There’s nothing wrong, in theory, with taking a couple of Chekhov plays and twisting them to serve a different purpose. All those disappointed people who find themselves far from the febrility of the capital city, yearning for something – or someone – just out of reach and skating around more material concerns, such as money.

This universality seems to beg to be displayed in a context removed both in time and in place. But practice doesn’t always march in step with theory. Anthony Clark presents his characters for Our Brother David for this première production within a setting by Ruari Murchison. Both Clark’s direction and Murchison’s designs meld the naturalistic with something which also has affinities with ritual and the symbolic.

It is all effective enough to watch. The trouble is that these larger-than-life people seem constrained by their creator into two rather than three dimensions. They’re by no means puppets, but that vital spark of humanity which is needed to light the connexion between stage and audience seemed to be lacking. We pay attention, but I’m not sure that we emphasise.

We’re in a large house on the Suffolk coast. It has been a family home; now it’s a guest-house run (not very effectively) by part-time teacher Sophie and her brother David. David was, three decades ago, a photographer to rival Bailey Now he’s just a has-been – former millionaire, (presumably) former drug addict, former loving (too loving?) brother. It would have been sister Veronica’s birthday next day, but she died of cancer a couple of years earlier.

Also gathered to meet Veronica’s widower and his new girl-friend (who comes with teenage son in tow) are older sister Caroline, an author of children’s books suffering from writer’s block, former nanny now housekeeper Althea and long-standing friend Anthony, a geoscientist intent on shoring up the fast-eroding shoreline. He’s less intent on shoring up relationships, however.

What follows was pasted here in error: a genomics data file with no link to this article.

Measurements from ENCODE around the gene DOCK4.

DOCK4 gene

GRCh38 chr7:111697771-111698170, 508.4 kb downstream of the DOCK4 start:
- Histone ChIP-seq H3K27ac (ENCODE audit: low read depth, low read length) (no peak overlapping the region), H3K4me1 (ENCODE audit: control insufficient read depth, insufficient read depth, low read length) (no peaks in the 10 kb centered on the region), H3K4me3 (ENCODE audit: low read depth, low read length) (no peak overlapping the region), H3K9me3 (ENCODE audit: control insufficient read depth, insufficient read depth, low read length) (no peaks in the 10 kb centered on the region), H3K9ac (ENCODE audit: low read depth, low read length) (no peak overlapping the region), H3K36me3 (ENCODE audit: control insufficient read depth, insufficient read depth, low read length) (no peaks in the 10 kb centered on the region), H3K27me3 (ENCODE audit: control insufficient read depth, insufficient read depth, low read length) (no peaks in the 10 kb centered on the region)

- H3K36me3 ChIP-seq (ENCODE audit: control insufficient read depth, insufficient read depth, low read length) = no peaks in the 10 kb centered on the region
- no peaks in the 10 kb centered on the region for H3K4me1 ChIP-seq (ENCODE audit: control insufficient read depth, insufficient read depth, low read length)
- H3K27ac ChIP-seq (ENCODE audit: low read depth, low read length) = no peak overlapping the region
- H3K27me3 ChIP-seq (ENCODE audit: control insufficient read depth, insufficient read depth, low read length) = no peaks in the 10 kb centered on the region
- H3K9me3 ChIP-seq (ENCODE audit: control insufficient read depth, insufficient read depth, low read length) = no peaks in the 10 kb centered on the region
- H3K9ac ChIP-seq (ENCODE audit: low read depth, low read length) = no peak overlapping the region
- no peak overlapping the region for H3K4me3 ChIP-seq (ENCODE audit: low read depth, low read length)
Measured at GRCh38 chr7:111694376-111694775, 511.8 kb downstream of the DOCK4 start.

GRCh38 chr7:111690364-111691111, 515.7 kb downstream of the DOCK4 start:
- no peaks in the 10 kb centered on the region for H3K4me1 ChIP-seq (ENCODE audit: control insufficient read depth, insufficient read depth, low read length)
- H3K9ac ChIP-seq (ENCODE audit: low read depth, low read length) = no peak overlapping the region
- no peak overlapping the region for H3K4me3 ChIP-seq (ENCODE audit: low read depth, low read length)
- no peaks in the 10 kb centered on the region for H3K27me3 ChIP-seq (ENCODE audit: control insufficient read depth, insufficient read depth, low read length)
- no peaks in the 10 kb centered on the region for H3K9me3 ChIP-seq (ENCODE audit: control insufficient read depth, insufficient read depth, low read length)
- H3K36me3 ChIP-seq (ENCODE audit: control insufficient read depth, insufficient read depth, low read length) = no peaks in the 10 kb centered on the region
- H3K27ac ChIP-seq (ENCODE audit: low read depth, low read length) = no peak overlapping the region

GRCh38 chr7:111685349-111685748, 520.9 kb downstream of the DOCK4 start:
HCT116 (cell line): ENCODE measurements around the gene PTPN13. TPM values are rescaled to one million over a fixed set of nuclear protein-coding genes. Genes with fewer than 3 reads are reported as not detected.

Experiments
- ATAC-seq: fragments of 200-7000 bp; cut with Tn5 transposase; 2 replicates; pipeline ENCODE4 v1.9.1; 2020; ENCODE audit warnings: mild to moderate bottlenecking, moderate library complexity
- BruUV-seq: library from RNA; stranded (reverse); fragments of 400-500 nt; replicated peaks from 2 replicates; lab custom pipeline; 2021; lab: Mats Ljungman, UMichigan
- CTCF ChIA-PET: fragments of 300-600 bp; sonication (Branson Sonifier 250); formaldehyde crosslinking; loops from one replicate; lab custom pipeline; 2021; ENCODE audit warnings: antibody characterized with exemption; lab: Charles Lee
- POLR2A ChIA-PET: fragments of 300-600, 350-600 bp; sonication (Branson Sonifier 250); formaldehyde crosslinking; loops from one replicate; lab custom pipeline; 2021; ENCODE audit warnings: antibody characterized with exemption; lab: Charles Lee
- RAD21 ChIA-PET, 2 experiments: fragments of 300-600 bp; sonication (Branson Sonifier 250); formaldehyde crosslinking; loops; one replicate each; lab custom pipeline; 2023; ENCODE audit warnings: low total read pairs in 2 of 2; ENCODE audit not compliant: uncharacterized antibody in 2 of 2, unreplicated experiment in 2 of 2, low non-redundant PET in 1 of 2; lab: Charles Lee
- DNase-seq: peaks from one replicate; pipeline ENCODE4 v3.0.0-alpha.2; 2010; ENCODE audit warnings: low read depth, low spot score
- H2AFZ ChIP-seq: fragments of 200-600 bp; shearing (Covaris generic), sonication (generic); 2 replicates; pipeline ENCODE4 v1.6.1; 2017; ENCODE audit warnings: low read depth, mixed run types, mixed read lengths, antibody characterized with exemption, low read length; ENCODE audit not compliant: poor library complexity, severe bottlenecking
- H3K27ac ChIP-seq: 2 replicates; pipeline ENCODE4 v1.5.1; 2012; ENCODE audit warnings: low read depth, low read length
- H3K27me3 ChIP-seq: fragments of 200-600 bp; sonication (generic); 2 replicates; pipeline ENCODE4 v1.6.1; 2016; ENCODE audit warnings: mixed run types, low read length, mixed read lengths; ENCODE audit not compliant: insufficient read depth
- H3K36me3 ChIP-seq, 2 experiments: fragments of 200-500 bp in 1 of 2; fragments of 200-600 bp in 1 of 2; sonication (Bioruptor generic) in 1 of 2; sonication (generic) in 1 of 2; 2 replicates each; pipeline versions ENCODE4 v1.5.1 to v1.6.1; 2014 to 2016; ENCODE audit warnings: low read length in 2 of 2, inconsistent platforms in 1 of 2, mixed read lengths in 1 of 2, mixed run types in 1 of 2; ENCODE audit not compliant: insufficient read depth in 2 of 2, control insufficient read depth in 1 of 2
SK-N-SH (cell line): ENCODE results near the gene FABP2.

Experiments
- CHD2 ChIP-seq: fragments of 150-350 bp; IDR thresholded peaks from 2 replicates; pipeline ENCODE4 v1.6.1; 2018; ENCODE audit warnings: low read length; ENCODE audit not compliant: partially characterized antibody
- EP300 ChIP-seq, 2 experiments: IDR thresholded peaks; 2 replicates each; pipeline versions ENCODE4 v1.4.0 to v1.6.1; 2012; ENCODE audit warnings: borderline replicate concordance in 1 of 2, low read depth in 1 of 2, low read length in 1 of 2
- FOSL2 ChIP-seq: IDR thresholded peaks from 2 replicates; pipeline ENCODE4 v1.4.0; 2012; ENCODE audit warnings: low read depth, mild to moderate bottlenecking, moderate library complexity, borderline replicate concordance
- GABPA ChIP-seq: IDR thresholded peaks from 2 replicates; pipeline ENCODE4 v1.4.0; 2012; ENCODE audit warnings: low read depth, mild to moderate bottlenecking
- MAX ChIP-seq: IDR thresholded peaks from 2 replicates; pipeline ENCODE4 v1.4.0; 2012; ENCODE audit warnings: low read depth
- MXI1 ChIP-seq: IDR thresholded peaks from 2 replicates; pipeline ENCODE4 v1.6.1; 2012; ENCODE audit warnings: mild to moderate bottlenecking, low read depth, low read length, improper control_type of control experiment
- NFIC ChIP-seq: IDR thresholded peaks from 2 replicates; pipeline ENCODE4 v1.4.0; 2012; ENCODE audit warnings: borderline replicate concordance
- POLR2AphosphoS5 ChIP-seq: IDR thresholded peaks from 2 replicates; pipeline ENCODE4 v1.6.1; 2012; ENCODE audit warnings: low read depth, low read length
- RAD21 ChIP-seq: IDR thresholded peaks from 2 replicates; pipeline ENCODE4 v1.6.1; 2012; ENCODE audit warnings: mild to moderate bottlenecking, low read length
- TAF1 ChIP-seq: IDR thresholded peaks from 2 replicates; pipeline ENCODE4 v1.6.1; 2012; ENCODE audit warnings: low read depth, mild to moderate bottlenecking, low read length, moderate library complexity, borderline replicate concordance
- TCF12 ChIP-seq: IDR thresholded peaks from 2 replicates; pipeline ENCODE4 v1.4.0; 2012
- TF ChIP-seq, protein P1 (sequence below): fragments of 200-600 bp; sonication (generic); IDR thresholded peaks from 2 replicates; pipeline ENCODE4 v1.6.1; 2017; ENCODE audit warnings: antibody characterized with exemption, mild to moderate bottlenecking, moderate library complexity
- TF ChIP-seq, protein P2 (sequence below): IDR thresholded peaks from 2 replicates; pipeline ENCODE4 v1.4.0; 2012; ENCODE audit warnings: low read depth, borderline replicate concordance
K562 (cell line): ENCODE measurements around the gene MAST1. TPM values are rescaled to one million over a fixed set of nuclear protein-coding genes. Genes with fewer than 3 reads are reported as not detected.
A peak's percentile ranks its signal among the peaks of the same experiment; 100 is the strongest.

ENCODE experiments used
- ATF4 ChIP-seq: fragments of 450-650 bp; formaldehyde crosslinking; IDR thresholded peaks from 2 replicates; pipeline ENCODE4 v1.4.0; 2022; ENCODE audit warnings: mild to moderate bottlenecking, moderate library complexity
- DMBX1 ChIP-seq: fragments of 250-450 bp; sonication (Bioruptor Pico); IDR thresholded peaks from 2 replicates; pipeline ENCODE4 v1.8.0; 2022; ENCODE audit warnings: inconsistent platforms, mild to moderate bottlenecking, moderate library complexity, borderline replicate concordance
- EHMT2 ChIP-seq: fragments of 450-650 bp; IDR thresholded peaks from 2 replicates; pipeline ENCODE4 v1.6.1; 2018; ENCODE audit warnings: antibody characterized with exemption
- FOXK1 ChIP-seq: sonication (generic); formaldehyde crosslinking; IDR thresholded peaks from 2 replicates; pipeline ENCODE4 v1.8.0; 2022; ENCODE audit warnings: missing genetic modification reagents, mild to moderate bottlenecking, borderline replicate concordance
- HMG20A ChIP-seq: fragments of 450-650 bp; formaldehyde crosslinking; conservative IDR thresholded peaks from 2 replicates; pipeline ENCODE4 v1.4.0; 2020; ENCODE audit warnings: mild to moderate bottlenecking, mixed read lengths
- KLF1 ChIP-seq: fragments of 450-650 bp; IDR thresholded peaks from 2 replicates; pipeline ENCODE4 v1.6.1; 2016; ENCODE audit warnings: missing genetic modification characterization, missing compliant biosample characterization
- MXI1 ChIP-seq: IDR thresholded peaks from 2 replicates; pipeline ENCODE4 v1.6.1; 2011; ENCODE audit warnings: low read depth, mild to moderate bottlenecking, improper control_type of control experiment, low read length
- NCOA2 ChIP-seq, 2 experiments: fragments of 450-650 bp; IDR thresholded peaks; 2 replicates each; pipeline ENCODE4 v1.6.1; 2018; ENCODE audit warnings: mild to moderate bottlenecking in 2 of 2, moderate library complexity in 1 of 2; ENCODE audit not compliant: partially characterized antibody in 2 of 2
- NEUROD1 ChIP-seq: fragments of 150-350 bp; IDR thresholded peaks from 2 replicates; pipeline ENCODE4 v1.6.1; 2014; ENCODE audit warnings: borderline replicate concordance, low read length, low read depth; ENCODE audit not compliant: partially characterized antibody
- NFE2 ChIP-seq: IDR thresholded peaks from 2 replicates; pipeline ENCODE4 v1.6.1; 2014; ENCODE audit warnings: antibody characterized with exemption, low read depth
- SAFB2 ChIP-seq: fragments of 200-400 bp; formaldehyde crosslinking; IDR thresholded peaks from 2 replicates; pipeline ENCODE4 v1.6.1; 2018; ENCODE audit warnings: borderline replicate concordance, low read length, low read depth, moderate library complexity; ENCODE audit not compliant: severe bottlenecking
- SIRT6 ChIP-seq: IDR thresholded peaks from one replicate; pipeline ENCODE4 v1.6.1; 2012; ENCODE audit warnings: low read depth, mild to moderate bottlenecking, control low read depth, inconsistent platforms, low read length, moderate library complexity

When Lawrence arrives with Amelia and young Jason – not to mention a financial bombshell, David’s behaviour goes from bad to worse. But then, it becomes clear that no-one except perhaps Sophie and, to a lesser extent Caroline (who has a story-teller’s eye and ear for potential copy), has a proper grip on the difference between what was, what might have been, what is, and what must be.

You can’t fault the performances. Richard O’Callaghan gives us both the potential for genius and the self-destruction which are at war within David; he’s not afraid of the histrionics inherent in the part. Penny Layden is Sophie, trying so hard to balance her love for Anthony, her fear that it will never be returned and her duty to her family and her pupils, but ultimately failing. Camilla Power offers Amelia’s cool beauty as well as her innate vulnerability.

Both Anthony [Justin Avoth and Lawrence (Michael Lumsden) are studies in selfishness, well disguised as concern, and both actors are equally effective in their portrayals. I also liked Penny Beaumont’s Caroline and Beryl King’s sensible Althea. Hugh John makes an effective professional début as Jason, a boy who can cope more easily with adult than contemporaries’ quirks, but who still young enough to yearn for a dog of his own.